Alzheimer's disease is a disease that affects millions of individuals and their families. Of the many behavioral symptoms associated with the disease, one of the most exhausting, stressful and emotional is dealing with a loved one's refusal to eat, bathe, attend doctor's appointments, etc. While it is normal to try to rationalize with your loved, for many families the attempt is often unsuccessful.
One approach I often recommend to families is to look at the situation from a "Good cop, Bad cop" perspective. The essence of the "good cop, bad cop" approach is that the cop who is perceived as good is the one who will succeed in convincing the person to do as he/she wants, whereas the "bad cop" is unsuccessful. For many individuals with Alzheimer's disease the "bad cop" is usually the person who cares for them most - the primary caregiver. Why? Because he/she is most likely the one who is reminding their relative what they should or should not be doing. So, what should you do if you are the "bad cop?"
1) Find a Trusted Relative - It is not uncommon for individuals with dementia to trust and abide someone who they see as 'good' and/or knowledgeable. Whether it is a grandchild, a next door neighbor or your cousin in another state - knowing who this person is and getting them on board to have a discussion with your loved one can be helpful.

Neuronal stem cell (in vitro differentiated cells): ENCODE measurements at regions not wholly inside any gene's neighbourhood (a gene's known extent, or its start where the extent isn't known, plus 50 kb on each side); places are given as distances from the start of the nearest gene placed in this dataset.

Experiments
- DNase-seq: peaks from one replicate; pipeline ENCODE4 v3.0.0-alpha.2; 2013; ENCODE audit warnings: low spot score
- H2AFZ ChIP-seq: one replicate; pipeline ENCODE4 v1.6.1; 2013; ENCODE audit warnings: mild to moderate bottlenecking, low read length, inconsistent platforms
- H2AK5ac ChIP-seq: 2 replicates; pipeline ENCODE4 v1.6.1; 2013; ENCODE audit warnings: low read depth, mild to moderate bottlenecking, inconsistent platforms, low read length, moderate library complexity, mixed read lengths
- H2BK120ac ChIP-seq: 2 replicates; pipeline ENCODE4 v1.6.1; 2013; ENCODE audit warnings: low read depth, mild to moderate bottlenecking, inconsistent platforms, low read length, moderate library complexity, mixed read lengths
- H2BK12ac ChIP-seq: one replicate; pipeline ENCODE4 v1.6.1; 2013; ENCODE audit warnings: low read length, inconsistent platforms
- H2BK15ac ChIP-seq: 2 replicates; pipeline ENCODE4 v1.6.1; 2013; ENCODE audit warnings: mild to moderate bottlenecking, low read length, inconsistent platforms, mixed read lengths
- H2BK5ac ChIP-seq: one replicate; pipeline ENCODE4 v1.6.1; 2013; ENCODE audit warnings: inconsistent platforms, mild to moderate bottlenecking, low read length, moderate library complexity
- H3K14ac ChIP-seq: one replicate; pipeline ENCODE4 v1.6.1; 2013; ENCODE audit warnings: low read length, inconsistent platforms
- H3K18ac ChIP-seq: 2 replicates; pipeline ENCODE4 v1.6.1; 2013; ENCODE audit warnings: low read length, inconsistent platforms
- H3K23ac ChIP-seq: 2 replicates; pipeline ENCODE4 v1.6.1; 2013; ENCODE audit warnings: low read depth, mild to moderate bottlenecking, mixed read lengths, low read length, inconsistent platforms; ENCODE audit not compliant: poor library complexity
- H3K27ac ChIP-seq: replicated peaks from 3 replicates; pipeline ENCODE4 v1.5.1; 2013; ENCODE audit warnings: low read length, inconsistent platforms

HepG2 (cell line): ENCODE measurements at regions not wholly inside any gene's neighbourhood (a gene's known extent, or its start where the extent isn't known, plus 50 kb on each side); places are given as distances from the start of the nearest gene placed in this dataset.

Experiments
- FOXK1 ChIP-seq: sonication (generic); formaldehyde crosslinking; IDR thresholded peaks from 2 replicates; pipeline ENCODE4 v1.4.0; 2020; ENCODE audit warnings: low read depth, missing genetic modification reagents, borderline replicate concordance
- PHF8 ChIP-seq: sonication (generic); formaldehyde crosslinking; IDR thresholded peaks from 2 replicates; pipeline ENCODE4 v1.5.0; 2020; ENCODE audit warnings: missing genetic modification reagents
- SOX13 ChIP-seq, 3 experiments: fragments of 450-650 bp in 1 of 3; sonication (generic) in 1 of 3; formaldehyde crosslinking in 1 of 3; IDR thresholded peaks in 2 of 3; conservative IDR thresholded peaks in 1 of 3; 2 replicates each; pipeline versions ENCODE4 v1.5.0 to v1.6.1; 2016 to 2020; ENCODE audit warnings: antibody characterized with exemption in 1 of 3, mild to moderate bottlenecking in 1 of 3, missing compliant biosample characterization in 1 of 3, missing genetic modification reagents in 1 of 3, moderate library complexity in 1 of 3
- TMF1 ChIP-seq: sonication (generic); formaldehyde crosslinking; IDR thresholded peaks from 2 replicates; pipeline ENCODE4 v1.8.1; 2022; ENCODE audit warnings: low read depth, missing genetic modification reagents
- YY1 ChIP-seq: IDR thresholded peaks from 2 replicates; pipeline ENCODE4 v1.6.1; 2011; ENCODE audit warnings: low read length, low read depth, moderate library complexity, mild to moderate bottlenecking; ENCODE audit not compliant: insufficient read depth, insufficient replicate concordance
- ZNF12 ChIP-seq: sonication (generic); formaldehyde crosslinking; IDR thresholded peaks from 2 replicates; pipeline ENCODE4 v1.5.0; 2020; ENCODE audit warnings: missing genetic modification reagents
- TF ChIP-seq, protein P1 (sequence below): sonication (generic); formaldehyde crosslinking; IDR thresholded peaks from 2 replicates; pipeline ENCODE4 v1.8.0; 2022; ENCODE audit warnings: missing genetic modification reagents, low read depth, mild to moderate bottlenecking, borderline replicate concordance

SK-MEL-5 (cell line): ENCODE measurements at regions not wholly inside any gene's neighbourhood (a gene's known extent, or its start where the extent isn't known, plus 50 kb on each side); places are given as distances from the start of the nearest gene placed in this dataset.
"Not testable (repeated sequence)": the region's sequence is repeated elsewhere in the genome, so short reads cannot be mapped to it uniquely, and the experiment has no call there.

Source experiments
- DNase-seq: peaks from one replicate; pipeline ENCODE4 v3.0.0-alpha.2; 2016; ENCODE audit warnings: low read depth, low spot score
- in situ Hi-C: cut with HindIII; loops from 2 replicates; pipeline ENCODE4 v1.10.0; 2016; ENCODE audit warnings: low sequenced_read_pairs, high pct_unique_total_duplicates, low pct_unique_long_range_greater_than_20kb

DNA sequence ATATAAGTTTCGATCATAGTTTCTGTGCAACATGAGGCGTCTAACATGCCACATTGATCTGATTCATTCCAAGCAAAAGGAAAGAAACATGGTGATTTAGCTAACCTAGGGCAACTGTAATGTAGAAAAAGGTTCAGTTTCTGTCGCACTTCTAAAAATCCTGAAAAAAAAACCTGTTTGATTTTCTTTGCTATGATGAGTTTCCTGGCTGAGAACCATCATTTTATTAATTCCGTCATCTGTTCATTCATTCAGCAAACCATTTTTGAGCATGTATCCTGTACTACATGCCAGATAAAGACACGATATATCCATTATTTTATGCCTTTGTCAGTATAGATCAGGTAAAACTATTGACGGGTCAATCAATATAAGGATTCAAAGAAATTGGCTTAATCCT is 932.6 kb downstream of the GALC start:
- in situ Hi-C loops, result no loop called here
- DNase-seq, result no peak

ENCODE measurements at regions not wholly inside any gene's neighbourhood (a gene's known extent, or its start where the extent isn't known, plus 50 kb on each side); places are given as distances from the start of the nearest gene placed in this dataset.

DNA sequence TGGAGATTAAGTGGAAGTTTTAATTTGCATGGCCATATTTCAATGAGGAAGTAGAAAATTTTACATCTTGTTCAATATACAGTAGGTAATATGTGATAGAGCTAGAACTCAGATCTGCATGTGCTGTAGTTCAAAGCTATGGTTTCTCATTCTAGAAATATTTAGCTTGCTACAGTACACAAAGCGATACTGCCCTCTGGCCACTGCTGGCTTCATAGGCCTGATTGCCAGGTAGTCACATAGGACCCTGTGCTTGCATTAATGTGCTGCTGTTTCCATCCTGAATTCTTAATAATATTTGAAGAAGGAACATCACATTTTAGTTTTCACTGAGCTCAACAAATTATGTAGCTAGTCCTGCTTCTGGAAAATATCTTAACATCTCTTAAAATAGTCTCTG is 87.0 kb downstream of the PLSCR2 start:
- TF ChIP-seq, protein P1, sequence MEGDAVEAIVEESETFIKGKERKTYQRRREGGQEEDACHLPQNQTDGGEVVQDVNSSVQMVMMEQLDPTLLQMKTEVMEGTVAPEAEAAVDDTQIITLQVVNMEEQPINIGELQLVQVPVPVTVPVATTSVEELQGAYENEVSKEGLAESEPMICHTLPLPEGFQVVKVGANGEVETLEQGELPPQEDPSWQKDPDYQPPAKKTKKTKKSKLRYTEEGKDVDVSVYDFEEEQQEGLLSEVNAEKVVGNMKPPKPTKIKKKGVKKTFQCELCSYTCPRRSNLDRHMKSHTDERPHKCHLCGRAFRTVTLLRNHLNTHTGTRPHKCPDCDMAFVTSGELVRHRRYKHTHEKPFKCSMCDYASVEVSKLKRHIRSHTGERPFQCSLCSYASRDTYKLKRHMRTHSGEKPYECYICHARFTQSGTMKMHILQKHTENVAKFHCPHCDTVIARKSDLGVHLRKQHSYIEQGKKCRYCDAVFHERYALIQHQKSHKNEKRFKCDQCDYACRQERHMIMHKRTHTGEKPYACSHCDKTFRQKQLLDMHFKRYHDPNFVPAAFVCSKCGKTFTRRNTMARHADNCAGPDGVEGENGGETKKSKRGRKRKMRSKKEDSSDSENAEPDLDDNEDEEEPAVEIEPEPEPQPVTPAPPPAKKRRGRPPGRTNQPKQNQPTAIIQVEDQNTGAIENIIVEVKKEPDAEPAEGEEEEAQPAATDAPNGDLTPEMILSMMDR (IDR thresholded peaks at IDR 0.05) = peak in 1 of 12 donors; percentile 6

2) Consult The Physician - Many older adults, especially of certain cultural backgrounds, will often listen to anything his/her doctor says. In some cases, families have enlisted the help of their family physician and/or neurologist to get their loved one to begin taking medications, take showers, stop driving, etc. All that is usually needed is for the physician to "prescribe" a regiment or routine for your loved one.
3) Don't Undermine Their Intellectual Capability - Individuals with dementia should not be considered unintelligent. While they may be forgetful, it doesn't mean they don't understand what is going on. Therefore, try to refrain from talking about your loved one in their presence as if they are not there, especially if they are in the early stages of the disease. The last thing you want them to feel is like they no longer have control in decisions, no longer have a say in what happens and no longer have a purpose.
While there are a lot of other factors that come into play when trying to get a loved one on board, in my experience, RESPECT is the biggest factor. Remember that your loved one is a grown adult who should be treated as such. To treat them any less will only result in more resistance and a lot more stress for everyone involved.
Do you have any tips you would like to share about the "Good Cop, Bad Cop" technique I described above? Has someone else had to step in to convince your loved one to do something? If so, who? Feel free to share below.
Christine M. Valentin
As a licensed clinical social worker, I help individuals caring for a loved one reduce feelings of anxiety, depression and stress. This blog is meant to share with you, many of the suggestions I recommend to many family caregivers. Sign up to receive them directly.